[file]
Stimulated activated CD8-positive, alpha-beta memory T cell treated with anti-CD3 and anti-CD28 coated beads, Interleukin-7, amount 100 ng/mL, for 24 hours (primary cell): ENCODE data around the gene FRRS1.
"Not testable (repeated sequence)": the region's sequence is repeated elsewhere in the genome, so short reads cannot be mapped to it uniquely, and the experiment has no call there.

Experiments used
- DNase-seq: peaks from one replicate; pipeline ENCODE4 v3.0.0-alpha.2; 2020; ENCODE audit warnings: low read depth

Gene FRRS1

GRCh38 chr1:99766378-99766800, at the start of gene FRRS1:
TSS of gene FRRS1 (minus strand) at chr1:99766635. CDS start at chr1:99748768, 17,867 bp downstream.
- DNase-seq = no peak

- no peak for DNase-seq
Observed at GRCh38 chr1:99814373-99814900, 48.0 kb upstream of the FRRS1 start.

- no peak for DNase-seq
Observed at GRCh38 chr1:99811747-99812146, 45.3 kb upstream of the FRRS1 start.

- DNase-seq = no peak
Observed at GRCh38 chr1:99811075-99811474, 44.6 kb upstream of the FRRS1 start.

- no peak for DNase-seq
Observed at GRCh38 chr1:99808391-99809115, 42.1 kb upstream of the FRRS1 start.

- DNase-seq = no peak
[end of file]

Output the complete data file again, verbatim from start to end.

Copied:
Stimulated activated CD8-positive, alpha-beta memory T cell treated with anti-CD3 and anti-CD28 coated beads, Interleukin-7, amount 100 ng/mL, for 24 hours (primary cell): ENCODE data around the gene FRRS1.
"Not testable (repeated sequence)": the region's sequence is repeated elsewhere in the genome, so short reads cannot be mapped to it uniquely, and the experiment has no call there.

Experiments used
- DNase-seq: peaks from one replicate; pipeline ENCODE4 v3.0.0-alpha.2; 2020; ENCODE audit warnings: low read depth

Gene FRRS1

GRCh38 chr1:99766378-99766800, at the start of gene FRRS1:
TSS of gene FRRS1 (minus strand) at chr1:99766635. CDS start at chr1:99748768, 17,867 bp downstream.
- DNase-seq = no peak

- no peak for DNase-seq
Observed at GRCh38 chr1:99814373-99814900, 48.0 kb upstream of the FRRS1 start.

- no peak for DNase-seq
Observed at GRCh38 chr1:99811747-99812146, 45.3 kb upstream of the FRRS1 start.

- DNase-seq = no peak
Observed at GRCh38 chr1:99811075-99811474, 44.6 kb upstream of the FRRS1 start.

- no peak for DNase-seq
Observed at GRCh38 chr1:99808391-99809115, 42.1 kb upstream of the FRRS1 start.

- DNase-seq = no peak